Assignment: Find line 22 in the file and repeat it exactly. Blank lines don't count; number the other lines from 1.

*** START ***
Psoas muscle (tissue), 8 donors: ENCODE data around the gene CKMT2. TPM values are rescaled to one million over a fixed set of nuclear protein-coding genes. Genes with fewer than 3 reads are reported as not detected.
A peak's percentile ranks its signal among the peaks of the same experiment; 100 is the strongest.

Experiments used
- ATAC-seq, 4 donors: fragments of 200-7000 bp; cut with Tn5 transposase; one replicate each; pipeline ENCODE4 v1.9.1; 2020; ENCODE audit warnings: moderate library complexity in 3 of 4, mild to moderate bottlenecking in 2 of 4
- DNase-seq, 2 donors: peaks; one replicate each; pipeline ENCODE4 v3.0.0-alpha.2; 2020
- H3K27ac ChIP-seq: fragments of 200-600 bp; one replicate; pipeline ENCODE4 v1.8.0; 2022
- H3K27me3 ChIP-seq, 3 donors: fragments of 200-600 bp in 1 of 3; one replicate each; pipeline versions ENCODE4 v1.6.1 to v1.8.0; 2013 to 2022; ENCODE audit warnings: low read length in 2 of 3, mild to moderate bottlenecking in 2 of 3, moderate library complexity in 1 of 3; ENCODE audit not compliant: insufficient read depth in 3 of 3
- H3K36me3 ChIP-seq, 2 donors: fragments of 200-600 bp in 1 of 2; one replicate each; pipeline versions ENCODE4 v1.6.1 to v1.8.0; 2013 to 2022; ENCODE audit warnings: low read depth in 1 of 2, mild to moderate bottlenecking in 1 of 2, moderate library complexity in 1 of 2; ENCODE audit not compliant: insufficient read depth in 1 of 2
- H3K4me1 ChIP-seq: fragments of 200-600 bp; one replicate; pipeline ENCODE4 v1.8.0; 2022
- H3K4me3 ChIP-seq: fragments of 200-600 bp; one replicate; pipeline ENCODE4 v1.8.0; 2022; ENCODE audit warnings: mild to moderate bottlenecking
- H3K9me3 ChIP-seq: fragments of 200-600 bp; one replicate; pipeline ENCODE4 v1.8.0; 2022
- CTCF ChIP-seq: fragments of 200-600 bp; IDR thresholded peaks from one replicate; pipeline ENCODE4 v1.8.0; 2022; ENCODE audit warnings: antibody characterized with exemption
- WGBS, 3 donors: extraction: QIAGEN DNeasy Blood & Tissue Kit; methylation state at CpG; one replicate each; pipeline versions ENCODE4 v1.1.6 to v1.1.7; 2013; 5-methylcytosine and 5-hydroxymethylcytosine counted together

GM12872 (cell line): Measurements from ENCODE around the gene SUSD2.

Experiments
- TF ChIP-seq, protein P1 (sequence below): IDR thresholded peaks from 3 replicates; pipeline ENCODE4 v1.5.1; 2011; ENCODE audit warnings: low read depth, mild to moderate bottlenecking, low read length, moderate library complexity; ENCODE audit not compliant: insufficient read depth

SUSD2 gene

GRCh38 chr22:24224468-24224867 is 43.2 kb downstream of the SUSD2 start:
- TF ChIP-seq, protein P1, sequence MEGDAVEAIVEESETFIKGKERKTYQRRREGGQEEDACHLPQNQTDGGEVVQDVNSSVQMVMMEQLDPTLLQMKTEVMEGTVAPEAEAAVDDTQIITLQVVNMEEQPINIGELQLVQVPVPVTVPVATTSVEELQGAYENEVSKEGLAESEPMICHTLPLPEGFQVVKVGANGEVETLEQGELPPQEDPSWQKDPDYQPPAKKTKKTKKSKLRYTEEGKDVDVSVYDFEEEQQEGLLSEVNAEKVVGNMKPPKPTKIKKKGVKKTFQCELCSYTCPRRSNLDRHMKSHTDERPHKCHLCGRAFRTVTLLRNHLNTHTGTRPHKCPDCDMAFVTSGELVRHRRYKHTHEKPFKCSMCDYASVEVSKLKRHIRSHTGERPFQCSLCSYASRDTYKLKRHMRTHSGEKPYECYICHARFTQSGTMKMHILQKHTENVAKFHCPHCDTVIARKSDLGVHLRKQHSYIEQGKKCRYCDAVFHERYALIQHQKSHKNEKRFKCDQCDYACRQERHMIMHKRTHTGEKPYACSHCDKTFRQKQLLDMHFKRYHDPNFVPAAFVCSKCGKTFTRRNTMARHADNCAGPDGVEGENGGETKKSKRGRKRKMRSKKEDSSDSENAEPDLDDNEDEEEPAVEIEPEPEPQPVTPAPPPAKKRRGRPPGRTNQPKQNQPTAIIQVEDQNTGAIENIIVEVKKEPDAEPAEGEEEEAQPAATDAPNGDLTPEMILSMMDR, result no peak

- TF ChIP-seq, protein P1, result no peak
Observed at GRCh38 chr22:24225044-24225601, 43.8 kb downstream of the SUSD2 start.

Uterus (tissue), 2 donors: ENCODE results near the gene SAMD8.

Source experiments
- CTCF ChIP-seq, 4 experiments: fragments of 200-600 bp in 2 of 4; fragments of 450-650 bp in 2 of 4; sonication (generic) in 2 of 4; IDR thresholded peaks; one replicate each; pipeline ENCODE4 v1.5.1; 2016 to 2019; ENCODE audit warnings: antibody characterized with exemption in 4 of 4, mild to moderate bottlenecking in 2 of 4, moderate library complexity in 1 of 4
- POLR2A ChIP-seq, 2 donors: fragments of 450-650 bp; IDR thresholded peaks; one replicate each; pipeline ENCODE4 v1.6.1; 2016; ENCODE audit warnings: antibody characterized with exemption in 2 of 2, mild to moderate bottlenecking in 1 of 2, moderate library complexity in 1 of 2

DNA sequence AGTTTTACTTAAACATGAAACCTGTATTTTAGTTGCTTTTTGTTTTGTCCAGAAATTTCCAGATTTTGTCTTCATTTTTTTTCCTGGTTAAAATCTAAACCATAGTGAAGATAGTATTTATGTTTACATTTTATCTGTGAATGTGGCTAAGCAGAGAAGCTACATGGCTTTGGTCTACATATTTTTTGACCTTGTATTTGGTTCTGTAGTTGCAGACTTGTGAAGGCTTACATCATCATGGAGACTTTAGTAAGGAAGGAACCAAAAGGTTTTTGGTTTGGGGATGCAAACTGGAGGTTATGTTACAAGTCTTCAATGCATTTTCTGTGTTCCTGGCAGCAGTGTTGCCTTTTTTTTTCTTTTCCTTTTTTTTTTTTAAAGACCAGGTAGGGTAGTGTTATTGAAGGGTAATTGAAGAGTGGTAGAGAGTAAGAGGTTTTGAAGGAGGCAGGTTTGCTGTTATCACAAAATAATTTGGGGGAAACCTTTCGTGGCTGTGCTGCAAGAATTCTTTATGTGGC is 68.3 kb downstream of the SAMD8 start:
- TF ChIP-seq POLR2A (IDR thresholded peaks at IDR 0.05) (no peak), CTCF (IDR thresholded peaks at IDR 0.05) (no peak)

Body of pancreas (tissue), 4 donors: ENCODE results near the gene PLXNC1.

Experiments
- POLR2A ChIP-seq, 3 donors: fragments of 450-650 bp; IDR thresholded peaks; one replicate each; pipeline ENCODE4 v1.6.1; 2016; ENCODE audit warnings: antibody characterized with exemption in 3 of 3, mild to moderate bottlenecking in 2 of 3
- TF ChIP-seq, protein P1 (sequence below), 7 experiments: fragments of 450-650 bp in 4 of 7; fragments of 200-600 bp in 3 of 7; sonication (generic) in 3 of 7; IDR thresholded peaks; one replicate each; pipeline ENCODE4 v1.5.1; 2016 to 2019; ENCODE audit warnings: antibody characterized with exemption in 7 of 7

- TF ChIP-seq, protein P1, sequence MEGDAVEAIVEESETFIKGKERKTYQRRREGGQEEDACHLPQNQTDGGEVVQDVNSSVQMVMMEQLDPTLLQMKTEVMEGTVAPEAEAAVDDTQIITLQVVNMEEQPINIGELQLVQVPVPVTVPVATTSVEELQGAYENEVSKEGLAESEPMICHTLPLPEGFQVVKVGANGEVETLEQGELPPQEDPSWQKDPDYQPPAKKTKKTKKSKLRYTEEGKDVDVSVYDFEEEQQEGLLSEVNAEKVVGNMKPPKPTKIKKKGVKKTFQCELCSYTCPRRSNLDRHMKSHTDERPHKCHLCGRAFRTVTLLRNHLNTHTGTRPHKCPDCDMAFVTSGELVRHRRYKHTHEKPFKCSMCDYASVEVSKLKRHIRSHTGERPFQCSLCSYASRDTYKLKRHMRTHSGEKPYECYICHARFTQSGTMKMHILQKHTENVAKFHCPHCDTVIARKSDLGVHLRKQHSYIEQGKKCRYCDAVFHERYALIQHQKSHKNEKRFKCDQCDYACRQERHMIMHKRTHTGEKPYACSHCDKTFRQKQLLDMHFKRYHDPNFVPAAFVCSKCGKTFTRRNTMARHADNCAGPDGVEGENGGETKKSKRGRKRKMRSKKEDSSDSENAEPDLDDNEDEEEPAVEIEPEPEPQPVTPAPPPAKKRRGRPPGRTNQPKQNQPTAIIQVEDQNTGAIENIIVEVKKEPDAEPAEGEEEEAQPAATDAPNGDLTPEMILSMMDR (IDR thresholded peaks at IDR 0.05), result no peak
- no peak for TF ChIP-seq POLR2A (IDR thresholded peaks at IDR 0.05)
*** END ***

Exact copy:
Uterus (tissue), 2 donors: ENCODE results near the gene SAMD8.